Expert Commentary

Isolated capital cities, accountability and corruption: Evidence from U.S. states

2012 paper from the Harvard Kennedy School of Government about the dynamics of transparency and the geographical location of state capitals.

Boise, Idaho (Pixabay/public domain)

Scholars have hypothesized that state capitals such as Trenton, N.J., Albany, N.Y., or Springfield, Ill., may be more susceptible to political corruption because they are geographically remote from their state’s major metropolitan centers — and therefore remain out of the full glare of the public spotlight. But prior research has not definitively established a precise connection or pinpointed the mechanisms that might explain such a pattern.

A 2012 paper by Filipe R. Campante of the Harvard Kennedy School and Quoc-Anh Do of Singapore Management University, “Isolated Capital Cities, Accountability and Corruption: Evidence from U.S. States,” examines and correlates Department of Justice data on corruption cases; state demographic data that shows the population patterns and voter distribution around capital cities; levels of newspaper coverage of state politics; and levels and geographic patterns of monetary contributions to state-level political campaigns.

The study’s findings include:

  • There is a robust “empirical connection between isolated capital cities and greater levels of corruption across U.S. states.” This “holds with different measures of corruption, and different measures of the degree of isolation of the capital city.”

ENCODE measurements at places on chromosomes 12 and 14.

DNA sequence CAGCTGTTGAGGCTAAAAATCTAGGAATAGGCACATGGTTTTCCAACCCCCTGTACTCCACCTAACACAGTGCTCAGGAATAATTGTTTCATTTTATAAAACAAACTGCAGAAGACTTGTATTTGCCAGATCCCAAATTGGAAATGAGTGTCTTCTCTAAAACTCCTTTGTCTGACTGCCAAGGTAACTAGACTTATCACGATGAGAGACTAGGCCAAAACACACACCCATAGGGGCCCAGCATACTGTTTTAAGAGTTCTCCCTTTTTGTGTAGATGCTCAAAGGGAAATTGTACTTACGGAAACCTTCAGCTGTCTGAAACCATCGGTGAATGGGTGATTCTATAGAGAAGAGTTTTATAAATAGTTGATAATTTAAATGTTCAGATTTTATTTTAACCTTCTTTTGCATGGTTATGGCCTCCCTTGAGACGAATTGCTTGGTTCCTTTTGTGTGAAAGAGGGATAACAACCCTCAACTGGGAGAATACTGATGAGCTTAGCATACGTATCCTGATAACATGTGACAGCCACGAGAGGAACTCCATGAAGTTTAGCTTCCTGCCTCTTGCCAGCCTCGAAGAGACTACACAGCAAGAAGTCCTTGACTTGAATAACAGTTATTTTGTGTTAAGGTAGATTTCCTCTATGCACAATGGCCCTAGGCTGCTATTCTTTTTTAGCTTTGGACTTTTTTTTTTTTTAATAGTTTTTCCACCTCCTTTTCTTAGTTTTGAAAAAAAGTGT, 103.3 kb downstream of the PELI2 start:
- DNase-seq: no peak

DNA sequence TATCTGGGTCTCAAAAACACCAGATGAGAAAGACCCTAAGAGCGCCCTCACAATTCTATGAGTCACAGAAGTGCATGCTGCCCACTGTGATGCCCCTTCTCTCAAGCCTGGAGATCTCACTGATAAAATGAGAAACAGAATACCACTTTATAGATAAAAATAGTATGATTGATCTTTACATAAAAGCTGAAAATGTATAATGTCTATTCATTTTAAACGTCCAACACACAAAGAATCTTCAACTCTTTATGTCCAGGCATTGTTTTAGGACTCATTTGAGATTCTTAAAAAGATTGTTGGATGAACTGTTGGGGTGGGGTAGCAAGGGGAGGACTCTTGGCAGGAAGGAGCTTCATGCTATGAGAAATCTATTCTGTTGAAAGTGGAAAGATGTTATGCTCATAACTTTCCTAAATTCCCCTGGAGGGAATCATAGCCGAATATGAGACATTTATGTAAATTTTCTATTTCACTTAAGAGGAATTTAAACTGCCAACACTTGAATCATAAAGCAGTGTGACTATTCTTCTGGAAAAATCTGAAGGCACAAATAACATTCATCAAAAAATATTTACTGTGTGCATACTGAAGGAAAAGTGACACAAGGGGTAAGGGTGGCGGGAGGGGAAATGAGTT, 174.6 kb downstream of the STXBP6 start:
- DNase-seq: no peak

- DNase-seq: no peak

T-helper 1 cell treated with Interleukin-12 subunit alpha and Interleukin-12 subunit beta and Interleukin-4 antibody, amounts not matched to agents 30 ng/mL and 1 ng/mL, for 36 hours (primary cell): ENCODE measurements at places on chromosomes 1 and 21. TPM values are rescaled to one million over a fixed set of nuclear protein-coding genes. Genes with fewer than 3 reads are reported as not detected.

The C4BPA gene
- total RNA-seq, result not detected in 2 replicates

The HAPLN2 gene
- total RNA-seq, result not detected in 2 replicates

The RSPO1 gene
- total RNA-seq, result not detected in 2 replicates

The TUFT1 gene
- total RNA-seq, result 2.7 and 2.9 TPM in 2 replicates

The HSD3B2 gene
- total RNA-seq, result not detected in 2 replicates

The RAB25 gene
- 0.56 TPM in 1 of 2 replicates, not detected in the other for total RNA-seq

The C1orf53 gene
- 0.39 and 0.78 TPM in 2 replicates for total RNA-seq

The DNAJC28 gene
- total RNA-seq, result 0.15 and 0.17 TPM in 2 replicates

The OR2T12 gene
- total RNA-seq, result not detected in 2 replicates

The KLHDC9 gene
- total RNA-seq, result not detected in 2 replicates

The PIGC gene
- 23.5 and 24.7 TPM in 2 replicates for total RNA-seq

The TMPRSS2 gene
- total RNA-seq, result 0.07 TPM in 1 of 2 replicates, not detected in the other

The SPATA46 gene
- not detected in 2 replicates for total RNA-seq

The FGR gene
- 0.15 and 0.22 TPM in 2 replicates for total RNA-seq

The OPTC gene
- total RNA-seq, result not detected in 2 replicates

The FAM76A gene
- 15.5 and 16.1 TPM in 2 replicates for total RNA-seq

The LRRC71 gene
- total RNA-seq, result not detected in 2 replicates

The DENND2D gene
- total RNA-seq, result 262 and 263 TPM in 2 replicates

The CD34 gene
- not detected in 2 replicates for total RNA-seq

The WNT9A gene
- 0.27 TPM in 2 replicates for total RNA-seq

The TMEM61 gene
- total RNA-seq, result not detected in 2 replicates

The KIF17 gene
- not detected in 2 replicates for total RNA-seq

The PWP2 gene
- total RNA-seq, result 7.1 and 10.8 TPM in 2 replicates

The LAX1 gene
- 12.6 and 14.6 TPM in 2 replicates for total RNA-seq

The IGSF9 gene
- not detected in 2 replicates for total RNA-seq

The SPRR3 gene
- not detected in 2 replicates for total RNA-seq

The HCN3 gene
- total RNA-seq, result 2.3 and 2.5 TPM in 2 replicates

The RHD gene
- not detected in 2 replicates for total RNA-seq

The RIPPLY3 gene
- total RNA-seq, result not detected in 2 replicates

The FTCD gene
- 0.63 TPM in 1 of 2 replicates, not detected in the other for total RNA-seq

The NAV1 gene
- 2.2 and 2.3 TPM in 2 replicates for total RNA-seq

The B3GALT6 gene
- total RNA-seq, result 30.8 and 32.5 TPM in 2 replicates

• The data suggest that state politicians “tend to get more money from campaign contributions in states with isolated capitals, belying the fear that having the capital in a major economic center would lead to a greater risk of capture of state politics by economic interests — and consistent with the idea that lower levels of accountability in isolated capitals would actually increase that risk.”
  • Voter turnout in state elections tends to be “lower in areas that are relatively far from the capital.”
  • Newspapers dedicate greater coverage on average to state politics when “their audience is more concentrated around the state capital.”
  • The researchers demonstrate that greater media coverage — and the accountability it brings to the political process — is most strongly associated with lower levels of corruption, and capital cities that have weaker newspaper coverage tend to have higher levels of corruption.
  • The provision of public goods — spending on hospitals, education, health and public welfare — is associated with the levels of population geographically near the capital city. In states with isolated capital cities, spending on public goods is typically diminished.

The study’s authors conclude that this geographic dimension of state politics “affects institutional performance along important dimensions such as the prevalence of corruption, even in a fully democratic context. From a policy perspective, in particular, one is led to conclude that extra vigilance might be needed, when it comes to polities with isolated capital cities, in order to counteract their tendency towards reduced accountability.”

Keywords: municipal, campaign fundraising, news, crime, corruption, accountability, population concentration, capital cities, U.S. state politics, media, voter turnout, campaign contributions, public good provision

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